Education rules are evolving. The Right to Education Act comes into force on April 1, and a Bill to create a National Commission for Higher Education and Research has been proposed. The Cabinet cleared the Foreign Universities Bill as well as three other proposals that create a National Education Tribunal, curb false advertising and capitation fees, and mandate accreditation for higher education.
The flurry of legislation is a start but cannot be the end. Next, focus must be on motivating quality education. The challenge is that the education system is a ‘coping organisation’: outputs (teaching) and outcomes (education) are essentially invisible for managers. One can visit a classroom to observe teaching. But most teacher-student interaction takes place without external monitors. On the visit day, we can test children for knowledge but not for what their teachers taught them—the test cannot distinguish between pre-existing knowledge and the additional wisdom the school imparts. Signs of a failing education system are obvious: teacher absenteeism, student truancy, illiteracy, innumeracy. Marks of a successful education system show up over time and across a broad set of indicators.
Education systems around the world have grappled with the challenges of large-scale management of the invisible factors. Three categories of solutions have emerged, each of which India could exploit effectively. The first option is to professionalise education but leave schools and teachers more or less alone afterwards. India is following this preventative approach for the most part—the rules on the books for accrediting schools exclude potential failures but do little to motivate success.
Efforts to professionalise individuals in education are sporadic and somewhat misplaced. They leave loopholes for primary education teachers (where market discipline for schools and teachers is the least) but impose strict gates for leadership in higher education (where the pool of customers is more mobile, giving schools an incentive to police themselves). The proposed National Council for Higher Education and Research, for example, would determine who is eligible to be a vice-chancellor of a university or institution of national importance. The system seems to be set up for discretion: it provides for minimum qualifications, but gives no recourse for people with these qualifications who are rejected.
Testing outcomes is a second option. Tests run the risk of creating artificial targets for learning unless they are constantly evaluated for their ability to assess skills needed for an increasingly complex global context, but they are a good option for primary education. We can all agree that literacy and numeracy are essential skills. Testing on a large scale with some collection of student data could create the statistical power to separate school effects from student abilities and assess school, if not teacher, performance.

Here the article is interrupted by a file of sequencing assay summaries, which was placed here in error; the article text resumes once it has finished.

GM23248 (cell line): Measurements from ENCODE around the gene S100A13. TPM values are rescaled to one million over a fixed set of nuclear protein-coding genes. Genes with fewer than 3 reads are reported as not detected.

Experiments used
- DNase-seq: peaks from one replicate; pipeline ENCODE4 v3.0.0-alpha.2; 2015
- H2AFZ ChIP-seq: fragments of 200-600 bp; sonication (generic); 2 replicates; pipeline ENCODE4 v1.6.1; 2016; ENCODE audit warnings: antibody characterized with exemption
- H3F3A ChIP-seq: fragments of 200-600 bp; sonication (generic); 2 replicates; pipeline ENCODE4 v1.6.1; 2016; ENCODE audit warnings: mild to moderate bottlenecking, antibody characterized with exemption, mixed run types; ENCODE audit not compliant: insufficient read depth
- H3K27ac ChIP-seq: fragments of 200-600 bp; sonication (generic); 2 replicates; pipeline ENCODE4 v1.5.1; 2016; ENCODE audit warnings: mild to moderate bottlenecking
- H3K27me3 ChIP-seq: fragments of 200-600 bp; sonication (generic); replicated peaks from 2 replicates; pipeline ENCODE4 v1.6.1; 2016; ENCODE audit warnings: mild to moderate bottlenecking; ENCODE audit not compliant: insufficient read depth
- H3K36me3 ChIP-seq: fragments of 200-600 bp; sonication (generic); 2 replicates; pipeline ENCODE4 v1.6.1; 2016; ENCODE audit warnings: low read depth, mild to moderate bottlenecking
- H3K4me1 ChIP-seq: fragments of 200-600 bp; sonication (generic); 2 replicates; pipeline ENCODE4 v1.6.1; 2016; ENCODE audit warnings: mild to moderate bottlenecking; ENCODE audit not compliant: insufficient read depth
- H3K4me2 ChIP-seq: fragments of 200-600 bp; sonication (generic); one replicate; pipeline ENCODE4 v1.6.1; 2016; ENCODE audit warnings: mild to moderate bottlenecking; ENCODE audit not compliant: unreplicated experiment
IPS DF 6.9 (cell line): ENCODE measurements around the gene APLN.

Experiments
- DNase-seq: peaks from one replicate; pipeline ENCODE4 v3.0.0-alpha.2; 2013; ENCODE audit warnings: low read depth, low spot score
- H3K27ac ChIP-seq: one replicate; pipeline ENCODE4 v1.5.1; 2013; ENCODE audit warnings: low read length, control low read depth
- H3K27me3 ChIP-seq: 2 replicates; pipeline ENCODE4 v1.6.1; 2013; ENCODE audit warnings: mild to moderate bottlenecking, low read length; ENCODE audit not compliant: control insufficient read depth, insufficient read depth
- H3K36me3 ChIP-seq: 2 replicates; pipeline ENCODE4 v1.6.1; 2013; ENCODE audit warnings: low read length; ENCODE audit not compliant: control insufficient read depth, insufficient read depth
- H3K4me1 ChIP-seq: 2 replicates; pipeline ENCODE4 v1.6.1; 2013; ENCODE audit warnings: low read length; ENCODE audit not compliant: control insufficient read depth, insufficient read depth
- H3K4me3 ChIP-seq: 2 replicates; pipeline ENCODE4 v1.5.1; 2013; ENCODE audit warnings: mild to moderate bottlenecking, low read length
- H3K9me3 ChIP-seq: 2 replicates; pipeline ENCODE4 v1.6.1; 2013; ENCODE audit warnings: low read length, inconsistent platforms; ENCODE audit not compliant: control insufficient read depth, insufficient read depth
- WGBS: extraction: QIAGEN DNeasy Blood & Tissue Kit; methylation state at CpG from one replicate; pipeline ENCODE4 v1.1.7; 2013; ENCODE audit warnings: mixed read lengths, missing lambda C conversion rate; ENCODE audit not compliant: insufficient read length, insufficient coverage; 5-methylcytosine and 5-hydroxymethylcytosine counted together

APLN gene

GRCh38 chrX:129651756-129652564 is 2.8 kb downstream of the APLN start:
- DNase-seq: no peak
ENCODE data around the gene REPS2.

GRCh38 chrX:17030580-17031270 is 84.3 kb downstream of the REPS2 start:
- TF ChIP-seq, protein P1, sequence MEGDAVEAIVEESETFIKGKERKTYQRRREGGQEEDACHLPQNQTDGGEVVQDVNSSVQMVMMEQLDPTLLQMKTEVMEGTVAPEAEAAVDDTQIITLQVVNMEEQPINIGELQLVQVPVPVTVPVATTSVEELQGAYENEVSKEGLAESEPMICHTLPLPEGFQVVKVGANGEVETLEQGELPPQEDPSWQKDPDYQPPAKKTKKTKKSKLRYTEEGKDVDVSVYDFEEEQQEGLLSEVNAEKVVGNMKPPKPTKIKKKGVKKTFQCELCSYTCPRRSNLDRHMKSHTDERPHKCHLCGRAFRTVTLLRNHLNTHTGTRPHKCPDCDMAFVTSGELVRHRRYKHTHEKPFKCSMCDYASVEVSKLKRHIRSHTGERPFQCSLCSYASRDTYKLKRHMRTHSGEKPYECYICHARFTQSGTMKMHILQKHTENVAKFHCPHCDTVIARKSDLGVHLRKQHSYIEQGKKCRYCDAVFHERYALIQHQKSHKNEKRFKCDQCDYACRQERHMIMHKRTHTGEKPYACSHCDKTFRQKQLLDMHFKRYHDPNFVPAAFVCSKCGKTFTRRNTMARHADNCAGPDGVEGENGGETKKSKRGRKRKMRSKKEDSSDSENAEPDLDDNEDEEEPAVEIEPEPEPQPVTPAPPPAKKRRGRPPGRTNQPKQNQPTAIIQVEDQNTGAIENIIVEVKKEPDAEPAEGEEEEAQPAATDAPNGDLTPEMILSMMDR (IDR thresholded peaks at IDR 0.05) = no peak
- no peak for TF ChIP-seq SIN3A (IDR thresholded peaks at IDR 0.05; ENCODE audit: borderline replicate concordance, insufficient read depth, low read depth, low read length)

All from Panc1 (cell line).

India is explicitly not doing this, at least as a matter of public policy. The RTE Act doesn’t even leave the question open; it states, “No child shall be required to pass any Board examination till completion of elementary education.” NGOs such as Pratham and Educational Initiatives are picking up the slack, but this is not a substitute for the resources that the public sector can mobilise.
The third option is market discipline. Parents are often the people with the best ability and the strongest incentives to observe the quality of education that their children are getting. Letting them choose which schools to support, converts this knowledge into performance pressure . Employers can also motivate performance indirectly if their hiring affects parents’ and pupils perceptions of school quality. In principle, this is the best of the lot: parents adjust the ‘test’ they apply to keep up with the times and the range of ‘evaluators’ ensures that multiple dimensions of education are valued. Incentives are aligned—parents, unlike regulators, have a stake in the outcome. Parental duty aside, children are often retirement plans.
Market discipline offers the most ground for India to gain by providing control, along with a voice, and reducing the information asymmetries that prevent parents from being effective monitors. Voice is present, control is not. The RTE Act includes parents on School Management Committees, but gives them no authority to do more than recommend changes. Parental intention is there, ability is sometimes not: India has changed fast and parents are not always able to monitor their child’s progress in reading, writing and English, let alone higher education. Parental oversight is likely to be weakest at the schools whose teaching determines inter-generational upward mobility, the schools we would most want to perform. Small steps such as requiring non-binding primary school testing and mandating that the data be shown to parents, could help reduce this generational gap. The move to curb false advertising in higher education will help support oversight, but requiring credible reporting of placement details and alumni trajectories to all prospective students will help reduce the quality mystery.
Improving the invisible is always a tall order, but ignoring it is worse.
—The author is director, Centre for Development Finance at the Institute for Financial and Management Research, Chennai